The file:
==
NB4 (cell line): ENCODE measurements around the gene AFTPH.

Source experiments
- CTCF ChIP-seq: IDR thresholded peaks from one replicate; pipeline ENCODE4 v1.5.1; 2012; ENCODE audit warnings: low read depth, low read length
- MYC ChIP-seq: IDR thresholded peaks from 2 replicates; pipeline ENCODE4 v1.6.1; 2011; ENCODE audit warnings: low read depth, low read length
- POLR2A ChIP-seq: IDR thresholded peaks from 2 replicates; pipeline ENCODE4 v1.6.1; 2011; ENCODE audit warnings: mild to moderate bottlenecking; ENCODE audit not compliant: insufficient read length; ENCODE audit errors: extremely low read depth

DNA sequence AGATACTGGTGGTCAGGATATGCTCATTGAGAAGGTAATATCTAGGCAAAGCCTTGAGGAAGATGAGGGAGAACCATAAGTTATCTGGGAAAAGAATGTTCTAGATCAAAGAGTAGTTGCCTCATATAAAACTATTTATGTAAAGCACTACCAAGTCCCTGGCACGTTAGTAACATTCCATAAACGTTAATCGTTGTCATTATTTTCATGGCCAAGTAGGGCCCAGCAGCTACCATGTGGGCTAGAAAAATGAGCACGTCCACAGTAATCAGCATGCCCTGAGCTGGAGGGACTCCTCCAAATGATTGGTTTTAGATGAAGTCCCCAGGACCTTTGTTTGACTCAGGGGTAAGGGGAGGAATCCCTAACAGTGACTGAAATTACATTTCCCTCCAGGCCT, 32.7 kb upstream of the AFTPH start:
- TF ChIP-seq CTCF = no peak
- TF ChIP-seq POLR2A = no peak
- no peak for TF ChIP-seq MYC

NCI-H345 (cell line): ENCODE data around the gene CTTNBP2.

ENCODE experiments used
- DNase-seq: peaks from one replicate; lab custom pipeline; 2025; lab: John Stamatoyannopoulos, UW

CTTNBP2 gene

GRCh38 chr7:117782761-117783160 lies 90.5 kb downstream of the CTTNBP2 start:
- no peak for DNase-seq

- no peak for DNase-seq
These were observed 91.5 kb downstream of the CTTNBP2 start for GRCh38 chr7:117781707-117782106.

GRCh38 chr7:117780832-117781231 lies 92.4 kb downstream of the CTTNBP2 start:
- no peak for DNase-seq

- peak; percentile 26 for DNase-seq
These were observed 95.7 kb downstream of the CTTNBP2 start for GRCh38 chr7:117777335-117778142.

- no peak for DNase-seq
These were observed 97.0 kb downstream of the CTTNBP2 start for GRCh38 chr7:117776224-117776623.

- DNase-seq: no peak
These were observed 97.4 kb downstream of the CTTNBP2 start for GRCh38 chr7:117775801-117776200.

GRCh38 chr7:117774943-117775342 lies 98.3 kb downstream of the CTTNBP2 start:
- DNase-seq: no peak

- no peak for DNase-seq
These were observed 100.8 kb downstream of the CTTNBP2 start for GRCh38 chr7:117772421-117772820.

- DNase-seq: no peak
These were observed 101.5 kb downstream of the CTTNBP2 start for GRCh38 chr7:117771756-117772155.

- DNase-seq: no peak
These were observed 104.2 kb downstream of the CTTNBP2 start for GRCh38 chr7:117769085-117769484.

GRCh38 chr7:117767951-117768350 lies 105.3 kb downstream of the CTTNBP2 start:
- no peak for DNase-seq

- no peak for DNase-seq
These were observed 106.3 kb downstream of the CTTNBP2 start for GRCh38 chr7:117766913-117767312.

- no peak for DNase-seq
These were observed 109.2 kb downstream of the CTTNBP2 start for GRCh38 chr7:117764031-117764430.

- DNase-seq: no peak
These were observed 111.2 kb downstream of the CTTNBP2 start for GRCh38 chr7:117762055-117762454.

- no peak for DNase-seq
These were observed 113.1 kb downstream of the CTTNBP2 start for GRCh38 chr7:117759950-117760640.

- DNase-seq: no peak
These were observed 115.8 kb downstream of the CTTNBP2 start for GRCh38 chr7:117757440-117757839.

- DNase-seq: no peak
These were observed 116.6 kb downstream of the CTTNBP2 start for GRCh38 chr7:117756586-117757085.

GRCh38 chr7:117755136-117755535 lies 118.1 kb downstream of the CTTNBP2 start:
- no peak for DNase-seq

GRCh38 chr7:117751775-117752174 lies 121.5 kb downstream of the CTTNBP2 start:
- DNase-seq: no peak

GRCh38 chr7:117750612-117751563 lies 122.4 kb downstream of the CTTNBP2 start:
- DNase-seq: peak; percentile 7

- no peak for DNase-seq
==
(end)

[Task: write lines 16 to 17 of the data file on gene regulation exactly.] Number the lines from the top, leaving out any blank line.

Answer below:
- no peak for DNase-seq
These were observed 91.5 kb downstream of the CTTNBP2 start for GRCh38 chr7:117781707-117782106.